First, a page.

Runaway Semi-Truck in Davenport Kills One
Investigators shut down one of the most heavily-travelled roads in Polk County as they pieced together the details of a multi-vehicle accident.
Police state that a truck driver rolled through a stop sign at the intersection of South Boulevard West and Highway 27. An oncoming semi-truck, which was southbound on Highway 27, swerved to avoid a crash. As a result, the driver lost control of his rig. After rear-ending a Lexus SUV in the left turn lane, the semi-truck careened into a northbound Cadillac. The force of the crash killed the passenger and seriously injured the driver.
Haines City police indicated that charges were pending, but they did not say against whom.
First Party Liability
In multi-vehicle crashes, legal responsibility for the wreck is often difficult to determine. That’s partially because of the foreseeability rule, which is outlined below. So, a Tampa personal injury attorney must carefully sort things out. Targeting the wrong party in a legal action could lead to costly delays and perhaps even dismissal of the case.
Liability discussions usually start with the duty of reasonable care. Most noncommercial drivers must obey the rules of the road and drive defensively when they are behind the wheel. They must also be fully qualified to operate the vehicle. So, they must be sober, well-rested, and so on.
Commercial operators, such as truck drivers, often have a duty of highest care. This duty is a step up from reasonable care. For example, at stop signs, most noncommercial drivers can stop and go. Commercial drivers arguably have a duty to stop, wait for at least a second or two, and then go.
These duties apply in ordinary negligence claims. Negligence per se, which is a violation of a statute, works differently. In Florida, tortfeasors (negligent drivers) are presumptively liable for damages if:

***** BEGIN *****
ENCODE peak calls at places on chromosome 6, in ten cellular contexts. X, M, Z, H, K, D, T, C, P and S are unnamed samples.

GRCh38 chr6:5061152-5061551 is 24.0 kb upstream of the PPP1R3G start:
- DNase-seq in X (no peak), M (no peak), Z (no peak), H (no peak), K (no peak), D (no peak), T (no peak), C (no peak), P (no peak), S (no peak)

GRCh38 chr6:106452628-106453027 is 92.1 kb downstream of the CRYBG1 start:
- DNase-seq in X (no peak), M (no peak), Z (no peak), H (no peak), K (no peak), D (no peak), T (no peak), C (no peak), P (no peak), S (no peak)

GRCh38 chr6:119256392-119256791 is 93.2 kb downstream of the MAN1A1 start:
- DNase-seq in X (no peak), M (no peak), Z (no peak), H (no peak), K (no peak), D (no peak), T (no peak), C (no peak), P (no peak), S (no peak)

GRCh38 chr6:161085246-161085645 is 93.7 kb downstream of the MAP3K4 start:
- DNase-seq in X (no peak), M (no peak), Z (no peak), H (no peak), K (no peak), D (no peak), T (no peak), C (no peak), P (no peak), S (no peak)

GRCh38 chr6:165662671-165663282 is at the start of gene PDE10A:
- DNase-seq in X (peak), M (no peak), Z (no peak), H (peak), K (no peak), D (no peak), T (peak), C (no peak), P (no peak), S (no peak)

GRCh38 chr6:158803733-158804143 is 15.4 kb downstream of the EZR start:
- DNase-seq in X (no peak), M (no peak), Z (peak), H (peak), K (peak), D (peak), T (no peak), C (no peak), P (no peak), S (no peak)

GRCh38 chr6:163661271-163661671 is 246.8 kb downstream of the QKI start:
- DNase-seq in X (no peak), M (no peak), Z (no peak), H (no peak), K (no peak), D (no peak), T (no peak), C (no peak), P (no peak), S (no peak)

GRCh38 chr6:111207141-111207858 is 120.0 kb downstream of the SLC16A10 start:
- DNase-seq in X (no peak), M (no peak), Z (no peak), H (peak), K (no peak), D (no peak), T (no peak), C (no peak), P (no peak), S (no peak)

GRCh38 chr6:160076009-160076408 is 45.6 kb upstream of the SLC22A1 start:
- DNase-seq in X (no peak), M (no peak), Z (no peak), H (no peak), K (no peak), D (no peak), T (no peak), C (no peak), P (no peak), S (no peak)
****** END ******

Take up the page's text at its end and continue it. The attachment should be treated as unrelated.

- They violate a safety law, and
- That violation substantially causes injury.
The presumption of negligence becomes negligence as a matter of law if the tortfeasor violated a criminal traffic law, like reckless driving or DUI.
In both ordinary negligence and negligence per se claims, the damages must have been a foreseeable result of the tortfeasor’s conduct or misconduct. If a car leaves the road and hits a pedestrian, that’s a foreseeable result. If a doctor makes a medical mistake on the pedestrian during surgery, that’s not a foreseeable result.
Based on this discussion, an attorney could pursue a claim against the truck driver who ran the stop sign or the semi-truck driver who lost control of his rig. There are pros and cons to each approach.
Third Party Liability
Vicarious liability is one such consideration. These theories are especially important in wrongful death claims. Frequently, individual tortfeasors do not have enough insurance coverage to provide fair compensation in these situations.
Respondeat superior, or “let the master answer,” is one of the most common vicarious liability theories in Florida. If a truck driver, Uber driver, or other commercial operator causes a car crash, the employer might be responsible for damages. This doctrine applies if:
- Employee: Even if they are technically owner-operators or independent contractors, most commercial drivers are “employees” for negligence purposes. The employer exerts some control over the individual, whether it be hours worked, route assigned, or something else.
- Scope of Employment: This respondeat superior prong is equally broad. Any acts which benefit employers in any way are within the scope of employment. That includes driving an empty vehicle which bears the company logo. The employer benefits from the free advertising.
Other vicarious liability theories include negligent entrustment owner liability and negligent supervision employer liability. Negligent supervision typically applies in assault and other intentional tort cases.
Contact Experienced Lawyers
Vehicle collisions often cause serious injuries. For a free consultation with an experienced Tampa car accident lawyer, contact The Matassini Law Firm. We routinely handle matters in Hillsborough County and nearby jurisdictions. Since 1976, The Matassini Law Firm has been helping victims of personal injury and their families throughout Florida.